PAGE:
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Slovenia's changeover to euro runs smoothly

(LJUBLJANA) - The first hours of Slovenia's changeover from its tolar money to the euro ran smoothly after the tiny Alpine nation became Monday the first former communist state to join the EU's common currency.

"The changeover on cash machines is running as planned," Slovenia's Bank Association said in a statement released Monday morning after the midnight (2300 GMT Sunday) adoption of the euro.

The association said that 72 percent of all automatic teller machines (ATM) in the two-million-population country that were disconnected at 9:00 pm (2000 GMT) on Sunday, had resumed functioning in euros at 4:00 am (0300 GMT).

Representatives of Slovenia's largest gasoline distributor Petrol and the country's Highway Company DARS said that the change to the euro went smoothly at midnight, with only minutes of interruption in their functioning.

While several thousand bank employees were carrying out the technical side of the changeover, tens of thousands of people partied in the streets of Ljubljana in the largest New Year's celebration ever in the Slovenian capital.

An estimated 40,000 people, according to Ljubljana's authorities, gathered in three central squares where street vendors sold food and drinks with prices labelled both in euros and tolars.

After midnight and during the first two weeks of January all stores and offices in Slovenia will continue to accept payments in tolars but will give change exclusively in euros.

At the stroke of midnight, central bank governor Mitja Gaspari had made the first withdrawal of euros from the central bank, holding up 10, 20 and 50 euro notes, as well as some Slovenian euro coins, to watching reporters.

"Farewells usually are not pleasent, but this time we have nice memories (of the tolar) and we trust and believe we are entering a new period with a currency that is as good or even better than the previous one," Gaspari said.

Slovenia is the 13th European Union state to use the euro.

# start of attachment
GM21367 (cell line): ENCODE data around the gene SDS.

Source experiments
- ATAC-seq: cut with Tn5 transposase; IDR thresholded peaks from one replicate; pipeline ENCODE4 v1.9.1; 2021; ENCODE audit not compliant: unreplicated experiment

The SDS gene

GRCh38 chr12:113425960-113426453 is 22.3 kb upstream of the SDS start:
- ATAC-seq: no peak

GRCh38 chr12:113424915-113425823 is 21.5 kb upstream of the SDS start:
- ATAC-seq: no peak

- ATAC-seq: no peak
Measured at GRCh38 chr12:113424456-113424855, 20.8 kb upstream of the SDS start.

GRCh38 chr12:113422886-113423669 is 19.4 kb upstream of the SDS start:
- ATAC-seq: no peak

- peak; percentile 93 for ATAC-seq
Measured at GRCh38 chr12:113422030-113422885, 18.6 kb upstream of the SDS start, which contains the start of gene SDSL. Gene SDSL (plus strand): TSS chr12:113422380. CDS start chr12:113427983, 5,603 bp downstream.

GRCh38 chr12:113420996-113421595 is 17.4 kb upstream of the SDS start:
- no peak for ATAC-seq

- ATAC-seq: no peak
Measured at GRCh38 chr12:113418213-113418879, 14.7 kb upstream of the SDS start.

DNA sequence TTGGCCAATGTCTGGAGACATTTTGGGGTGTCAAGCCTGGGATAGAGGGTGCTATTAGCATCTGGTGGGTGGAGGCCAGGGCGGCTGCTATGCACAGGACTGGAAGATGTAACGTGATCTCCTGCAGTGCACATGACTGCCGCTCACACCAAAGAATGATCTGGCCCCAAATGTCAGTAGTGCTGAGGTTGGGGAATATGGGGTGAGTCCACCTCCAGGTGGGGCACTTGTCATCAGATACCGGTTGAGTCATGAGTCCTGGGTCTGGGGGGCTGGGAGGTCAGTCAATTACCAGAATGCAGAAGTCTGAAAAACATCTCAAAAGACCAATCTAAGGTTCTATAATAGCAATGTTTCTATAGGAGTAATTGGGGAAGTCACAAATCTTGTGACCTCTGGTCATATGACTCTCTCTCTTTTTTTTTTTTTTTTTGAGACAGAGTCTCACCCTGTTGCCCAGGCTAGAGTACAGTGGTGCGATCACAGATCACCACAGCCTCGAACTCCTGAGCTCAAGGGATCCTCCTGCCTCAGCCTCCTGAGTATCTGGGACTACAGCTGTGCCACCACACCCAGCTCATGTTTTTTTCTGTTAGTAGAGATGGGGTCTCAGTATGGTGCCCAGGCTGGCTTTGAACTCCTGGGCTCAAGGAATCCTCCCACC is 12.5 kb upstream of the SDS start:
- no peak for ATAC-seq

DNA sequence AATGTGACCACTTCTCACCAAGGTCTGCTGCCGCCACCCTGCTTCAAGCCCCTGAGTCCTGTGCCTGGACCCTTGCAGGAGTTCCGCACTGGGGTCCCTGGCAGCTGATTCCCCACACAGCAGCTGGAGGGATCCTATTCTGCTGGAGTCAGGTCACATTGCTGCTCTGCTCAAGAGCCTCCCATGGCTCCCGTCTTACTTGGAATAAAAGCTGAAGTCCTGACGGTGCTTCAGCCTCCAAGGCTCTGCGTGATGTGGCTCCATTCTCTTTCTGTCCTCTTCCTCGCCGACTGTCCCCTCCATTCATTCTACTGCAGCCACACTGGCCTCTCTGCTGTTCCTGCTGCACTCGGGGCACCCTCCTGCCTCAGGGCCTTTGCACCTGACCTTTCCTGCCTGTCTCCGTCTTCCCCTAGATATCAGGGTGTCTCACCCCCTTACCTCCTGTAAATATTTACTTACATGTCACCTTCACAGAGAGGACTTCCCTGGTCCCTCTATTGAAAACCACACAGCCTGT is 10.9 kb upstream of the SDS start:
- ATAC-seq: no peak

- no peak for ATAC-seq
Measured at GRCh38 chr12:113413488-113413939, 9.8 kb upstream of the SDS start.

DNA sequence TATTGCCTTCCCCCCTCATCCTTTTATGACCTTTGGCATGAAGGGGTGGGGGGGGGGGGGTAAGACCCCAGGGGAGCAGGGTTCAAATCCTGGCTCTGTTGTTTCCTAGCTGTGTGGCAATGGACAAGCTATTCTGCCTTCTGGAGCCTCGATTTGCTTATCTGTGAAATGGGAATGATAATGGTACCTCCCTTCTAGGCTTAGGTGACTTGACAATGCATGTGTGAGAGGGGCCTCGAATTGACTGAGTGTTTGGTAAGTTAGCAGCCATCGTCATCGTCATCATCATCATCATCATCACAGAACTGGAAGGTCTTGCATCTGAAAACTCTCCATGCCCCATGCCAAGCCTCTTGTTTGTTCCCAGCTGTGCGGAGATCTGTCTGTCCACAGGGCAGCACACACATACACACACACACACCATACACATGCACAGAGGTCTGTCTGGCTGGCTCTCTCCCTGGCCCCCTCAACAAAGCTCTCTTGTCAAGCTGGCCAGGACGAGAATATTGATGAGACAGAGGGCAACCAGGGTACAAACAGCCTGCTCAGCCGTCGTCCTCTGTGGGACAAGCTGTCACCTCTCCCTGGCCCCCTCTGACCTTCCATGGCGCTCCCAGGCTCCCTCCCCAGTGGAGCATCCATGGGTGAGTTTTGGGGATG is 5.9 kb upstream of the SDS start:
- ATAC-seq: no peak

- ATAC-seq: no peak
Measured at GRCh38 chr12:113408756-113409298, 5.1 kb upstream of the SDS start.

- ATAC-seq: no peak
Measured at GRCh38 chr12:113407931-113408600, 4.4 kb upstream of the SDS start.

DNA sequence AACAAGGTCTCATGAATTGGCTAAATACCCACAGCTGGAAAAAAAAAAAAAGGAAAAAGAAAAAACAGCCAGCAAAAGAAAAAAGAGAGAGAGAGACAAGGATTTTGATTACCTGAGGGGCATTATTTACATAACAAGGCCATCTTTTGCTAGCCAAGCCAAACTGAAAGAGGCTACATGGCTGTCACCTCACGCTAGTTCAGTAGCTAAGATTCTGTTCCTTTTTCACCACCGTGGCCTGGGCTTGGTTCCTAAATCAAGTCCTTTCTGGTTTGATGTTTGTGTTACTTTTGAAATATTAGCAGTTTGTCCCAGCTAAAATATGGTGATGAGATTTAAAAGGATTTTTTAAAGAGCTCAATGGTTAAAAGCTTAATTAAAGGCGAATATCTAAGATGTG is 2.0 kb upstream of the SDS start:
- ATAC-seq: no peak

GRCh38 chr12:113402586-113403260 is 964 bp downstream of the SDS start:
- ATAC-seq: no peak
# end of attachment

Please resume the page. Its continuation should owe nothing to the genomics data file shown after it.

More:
Its adoption of the common currency comes five years after euro bills and coins were introduced, almost three years after Slovenia acceded to the EU, and 15 years after Slovenia declared independence from the former Yugoslavia.

The euro replaces the tolar, a currency introduced in 1991 as a symbol of the tiny country's independence and an instrument aimed at cutting Belgrade's control over the Slovenian economy.

"I'm very glad Slovenia has accomplished this, I'm proud also of having taken part in this project" of entering the eurozone, Finance Minister Andrej Bajuk said on Monday as he strode to an ATM in the center of Ljubljana to withdraw 100 euros in cash.

"The biggest problem we might face is the one concerning rounding upwards of prices, but I'm convinced citizens are well informed and will show their good will," Bajuk told AFP.

To prevent a rounding upward of prices as has happened when other nations changed over to the euro, the government introduced last March the double labelling of prices, in euros and tolars, and this will remain in force for six months.

Although Monday and Tuesday are non-working days in Slovenia, 52 banks in 42 cities and towns will open for four hours each day to allow people to change their tolars into euros.

The central bank in Ljubljana was the first to allow citizens to change money between midnight and 1:00 am at a window specially opened for the ocasion.

"I received my pension (in tolars) last week and wanted to change it into euros," a pensioner said as he deposited tens of thousands of tolars at the central bank's window shortly after midnight.

One euro equals 239.64 tolars.

Cyprus and Malta are expected to follow Slovenia into the eurozone in 2008 and Slovakia is aiming to adopt the single currency in 2009.

The Czech Republic is now aiming to join the euro in 2012 and Hungary in 2013.


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